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Synchronization

From Chace Audio

Synchronization, also known as conforming, is the act of placing audio in a matching time reference with picture so that sound coincides with image. Picture and sound are usually recorded separately, and even if they are recorded to the same tape at the same time, they will need to be separated in order to take full advantage of the editorial process.

Synchronizing picture and audio can be a relatively simple or an extremely tedious task depending on the amount of editorial changes that have occurred during the posting or distribution of a motion picture. Proper documentation can go a long way toward preventing sync issues throughout the years and various iterations of an asset.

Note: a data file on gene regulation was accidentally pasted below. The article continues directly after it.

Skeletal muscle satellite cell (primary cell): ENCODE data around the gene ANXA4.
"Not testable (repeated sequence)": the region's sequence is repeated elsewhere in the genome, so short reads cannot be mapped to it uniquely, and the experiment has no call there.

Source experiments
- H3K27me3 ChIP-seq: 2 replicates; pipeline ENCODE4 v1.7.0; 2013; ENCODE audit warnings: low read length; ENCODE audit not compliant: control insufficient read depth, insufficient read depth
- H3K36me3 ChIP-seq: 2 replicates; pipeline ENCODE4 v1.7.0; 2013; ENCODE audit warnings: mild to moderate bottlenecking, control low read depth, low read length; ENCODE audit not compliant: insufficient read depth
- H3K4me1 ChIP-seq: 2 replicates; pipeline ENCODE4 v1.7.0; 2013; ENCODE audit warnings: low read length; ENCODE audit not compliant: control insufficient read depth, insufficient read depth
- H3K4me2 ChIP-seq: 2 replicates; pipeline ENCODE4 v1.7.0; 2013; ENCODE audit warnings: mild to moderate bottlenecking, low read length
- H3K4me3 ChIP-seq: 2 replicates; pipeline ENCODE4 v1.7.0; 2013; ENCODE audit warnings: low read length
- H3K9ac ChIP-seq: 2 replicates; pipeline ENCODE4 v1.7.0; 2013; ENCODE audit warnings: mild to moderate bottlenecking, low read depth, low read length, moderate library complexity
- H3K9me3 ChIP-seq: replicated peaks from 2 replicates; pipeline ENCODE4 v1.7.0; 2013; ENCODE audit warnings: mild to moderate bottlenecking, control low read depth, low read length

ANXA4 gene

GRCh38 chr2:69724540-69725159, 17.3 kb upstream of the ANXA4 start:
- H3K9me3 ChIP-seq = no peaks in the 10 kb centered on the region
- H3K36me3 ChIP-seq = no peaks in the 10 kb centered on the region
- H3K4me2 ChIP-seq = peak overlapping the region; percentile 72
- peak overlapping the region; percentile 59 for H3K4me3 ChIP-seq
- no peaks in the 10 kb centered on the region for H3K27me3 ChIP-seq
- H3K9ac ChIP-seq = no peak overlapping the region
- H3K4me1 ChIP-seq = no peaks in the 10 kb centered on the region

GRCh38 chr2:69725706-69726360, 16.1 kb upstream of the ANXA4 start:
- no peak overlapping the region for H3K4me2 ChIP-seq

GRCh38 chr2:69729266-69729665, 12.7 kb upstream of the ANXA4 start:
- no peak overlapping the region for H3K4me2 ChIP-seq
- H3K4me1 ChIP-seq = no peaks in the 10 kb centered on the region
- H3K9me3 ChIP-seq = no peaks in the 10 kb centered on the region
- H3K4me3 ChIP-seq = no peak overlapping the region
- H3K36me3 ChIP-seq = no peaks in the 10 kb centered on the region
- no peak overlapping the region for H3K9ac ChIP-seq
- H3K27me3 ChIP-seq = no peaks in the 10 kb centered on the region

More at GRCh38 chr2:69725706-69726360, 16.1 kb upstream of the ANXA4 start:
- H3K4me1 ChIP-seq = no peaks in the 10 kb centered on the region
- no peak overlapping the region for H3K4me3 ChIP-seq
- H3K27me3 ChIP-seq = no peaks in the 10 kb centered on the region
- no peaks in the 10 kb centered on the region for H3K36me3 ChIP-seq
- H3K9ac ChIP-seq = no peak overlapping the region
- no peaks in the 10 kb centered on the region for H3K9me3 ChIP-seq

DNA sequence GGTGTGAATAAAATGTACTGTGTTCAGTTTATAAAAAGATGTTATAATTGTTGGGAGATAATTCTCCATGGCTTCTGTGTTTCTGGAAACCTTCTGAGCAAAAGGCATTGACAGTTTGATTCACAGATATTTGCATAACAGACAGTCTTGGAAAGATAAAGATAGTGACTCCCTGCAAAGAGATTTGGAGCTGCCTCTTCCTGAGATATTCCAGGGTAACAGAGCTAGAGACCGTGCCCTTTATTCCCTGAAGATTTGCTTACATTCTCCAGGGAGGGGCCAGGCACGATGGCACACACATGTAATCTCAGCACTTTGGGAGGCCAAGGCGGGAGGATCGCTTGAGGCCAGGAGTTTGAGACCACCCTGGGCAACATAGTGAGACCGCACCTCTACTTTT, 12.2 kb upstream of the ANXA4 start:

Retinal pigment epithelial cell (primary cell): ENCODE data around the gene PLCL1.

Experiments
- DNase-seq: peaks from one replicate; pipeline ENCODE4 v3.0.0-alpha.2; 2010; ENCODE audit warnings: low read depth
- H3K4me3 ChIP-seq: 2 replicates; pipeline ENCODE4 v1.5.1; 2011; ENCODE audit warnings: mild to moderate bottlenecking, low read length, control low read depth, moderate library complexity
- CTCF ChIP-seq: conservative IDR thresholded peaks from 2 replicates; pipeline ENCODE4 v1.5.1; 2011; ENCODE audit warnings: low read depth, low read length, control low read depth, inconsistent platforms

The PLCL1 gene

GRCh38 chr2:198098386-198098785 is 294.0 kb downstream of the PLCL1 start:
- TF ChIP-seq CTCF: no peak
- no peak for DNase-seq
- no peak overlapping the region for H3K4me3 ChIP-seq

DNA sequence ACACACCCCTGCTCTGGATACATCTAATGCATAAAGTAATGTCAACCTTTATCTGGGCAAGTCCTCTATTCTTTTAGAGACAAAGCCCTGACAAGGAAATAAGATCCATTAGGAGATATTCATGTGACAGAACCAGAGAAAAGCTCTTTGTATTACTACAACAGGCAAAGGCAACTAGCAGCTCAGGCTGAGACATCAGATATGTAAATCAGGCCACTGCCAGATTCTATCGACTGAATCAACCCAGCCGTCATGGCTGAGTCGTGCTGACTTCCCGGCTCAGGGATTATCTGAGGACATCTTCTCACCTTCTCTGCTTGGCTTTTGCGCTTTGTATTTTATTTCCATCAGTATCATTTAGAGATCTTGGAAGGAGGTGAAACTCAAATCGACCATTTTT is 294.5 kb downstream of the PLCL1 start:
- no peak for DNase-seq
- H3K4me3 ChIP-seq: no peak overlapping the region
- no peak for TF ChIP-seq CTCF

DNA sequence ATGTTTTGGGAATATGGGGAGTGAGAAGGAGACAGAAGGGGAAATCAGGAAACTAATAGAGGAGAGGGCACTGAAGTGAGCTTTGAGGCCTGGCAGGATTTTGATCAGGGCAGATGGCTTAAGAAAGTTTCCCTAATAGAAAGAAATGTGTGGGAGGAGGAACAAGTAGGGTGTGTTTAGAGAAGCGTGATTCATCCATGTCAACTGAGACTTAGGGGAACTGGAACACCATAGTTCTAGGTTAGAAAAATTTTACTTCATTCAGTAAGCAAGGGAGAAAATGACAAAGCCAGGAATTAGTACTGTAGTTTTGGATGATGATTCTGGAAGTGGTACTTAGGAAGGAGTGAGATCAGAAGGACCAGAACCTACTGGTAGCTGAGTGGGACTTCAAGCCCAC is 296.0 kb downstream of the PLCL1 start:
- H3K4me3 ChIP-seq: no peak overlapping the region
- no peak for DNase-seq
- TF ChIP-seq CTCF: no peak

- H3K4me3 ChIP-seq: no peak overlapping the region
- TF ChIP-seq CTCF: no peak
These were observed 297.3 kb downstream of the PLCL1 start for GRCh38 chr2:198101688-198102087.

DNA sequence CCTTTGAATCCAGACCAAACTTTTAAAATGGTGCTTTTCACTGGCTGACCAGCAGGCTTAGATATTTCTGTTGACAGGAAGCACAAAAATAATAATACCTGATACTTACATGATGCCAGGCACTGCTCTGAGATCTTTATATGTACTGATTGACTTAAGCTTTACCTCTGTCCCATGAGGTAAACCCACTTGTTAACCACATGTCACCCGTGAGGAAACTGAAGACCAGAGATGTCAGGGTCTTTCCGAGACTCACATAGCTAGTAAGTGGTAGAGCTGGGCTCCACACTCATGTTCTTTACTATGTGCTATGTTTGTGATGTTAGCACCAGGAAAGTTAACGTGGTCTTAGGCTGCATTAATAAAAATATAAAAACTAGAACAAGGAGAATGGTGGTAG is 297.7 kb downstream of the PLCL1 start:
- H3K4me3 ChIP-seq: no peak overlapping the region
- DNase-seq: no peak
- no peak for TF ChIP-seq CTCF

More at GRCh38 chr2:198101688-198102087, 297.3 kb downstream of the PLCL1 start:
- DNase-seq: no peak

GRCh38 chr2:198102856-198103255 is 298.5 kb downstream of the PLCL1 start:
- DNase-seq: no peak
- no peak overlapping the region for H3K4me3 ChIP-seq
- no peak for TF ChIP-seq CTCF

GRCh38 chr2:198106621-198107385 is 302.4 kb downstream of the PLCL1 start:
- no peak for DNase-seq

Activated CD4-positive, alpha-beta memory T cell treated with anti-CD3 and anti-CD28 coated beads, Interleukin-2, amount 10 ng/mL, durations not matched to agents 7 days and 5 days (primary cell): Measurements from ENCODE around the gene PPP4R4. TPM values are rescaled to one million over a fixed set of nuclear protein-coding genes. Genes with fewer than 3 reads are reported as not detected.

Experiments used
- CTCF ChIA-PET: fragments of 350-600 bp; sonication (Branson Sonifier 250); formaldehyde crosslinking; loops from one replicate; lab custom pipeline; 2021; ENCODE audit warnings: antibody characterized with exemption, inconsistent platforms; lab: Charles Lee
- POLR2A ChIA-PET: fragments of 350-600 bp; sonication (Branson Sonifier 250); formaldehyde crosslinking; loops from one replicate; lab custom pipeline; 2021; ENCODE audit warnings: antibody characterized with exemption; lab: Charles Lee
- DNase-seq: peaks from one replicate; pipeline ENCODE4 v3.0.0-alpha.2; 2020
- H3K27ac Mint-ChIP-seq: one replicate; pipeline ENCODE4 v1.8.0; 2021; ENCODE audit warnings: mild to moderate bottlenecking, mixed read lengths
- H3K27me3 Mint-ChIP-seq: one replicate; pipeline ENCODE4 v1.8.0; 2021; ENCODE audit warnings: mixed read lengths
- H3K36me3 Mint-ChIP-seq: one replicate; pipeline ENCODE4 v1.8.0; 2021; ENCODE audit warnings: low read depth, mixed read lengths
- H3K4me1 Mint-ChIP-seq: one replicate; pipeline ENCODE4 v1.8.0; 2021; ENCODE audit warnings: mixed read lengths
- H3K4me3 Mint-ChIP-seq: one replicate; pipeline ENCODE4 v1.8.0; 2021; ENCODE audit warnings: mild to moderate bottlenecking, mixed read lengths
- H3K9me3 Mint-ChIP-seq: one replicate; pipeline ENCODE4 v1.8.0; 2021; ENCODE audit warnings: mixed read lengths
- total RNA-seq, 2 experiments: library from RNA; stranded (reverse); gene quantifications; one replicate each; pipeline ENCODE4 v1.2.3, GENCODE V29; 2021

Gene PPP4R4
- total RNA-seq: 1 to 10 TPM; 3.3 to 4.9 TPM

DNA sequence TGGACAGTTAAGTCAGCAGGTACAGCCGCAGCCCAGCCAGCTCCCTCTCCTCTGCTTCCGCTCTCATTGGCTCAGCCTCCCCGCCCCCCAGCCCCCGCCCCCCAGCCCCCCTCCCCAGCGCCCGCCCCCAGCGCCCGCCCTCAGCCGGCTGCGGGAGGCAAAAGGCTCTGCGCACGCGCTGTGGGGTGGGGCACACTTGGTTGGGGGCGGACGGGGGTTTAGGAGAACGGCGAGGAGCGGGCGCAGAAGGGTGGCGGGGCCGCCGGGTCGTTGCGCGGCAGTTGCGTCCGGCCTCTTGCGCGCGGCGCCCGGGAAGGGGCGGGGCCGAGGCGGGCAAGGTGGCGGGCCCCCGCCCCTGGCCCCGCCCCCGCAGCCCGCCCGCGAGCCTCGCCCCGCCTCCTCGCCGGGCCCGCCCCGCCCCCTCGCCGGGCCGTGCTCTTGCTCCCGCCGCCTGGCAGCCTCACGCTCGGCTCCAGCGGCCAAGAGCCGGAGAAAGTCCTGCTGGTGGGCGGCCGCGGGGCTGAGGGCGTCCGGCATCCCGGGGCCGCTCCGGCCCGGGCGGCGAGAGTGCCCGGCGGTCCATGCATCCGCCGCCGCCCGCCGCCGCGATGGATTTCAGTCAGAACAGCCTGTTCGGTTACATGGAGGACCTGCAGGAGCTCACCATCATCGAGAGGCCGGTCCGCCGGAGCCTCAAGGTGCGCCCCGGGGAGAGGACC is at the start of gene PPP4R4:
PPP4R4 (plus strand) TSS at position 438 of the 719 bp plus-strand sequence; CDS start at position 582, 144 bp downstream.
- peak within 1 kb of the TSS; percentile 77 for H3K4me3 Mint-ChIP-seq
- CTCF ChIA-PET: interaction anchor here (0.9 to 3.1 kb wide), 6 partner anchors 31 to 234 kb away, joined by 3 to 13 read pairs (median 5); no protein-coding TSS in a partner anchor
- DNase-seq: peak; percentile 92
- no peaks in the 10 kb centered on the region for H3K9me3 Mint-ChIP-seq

Synchronization can be done in real time with synchronizers and linear elements, (such as tape or film), or can be done editorially in a digital workstation, (such as Pro Tools®), which involves placing audio files in a timeline, (or Edit Decision List - EDL), to match picture.

The average person usually starts to notice sync issues when picture and audio become more than two frames apart from each other.

There's nothing more confounding than an out of sync duck. However, properly synchronized audio makes every duck a joy to work with.

Video clip courtesy of the UCLA Film & Television Archive and The Rick Chace Foundation from A Century of Sound ©2007. All rights reserved.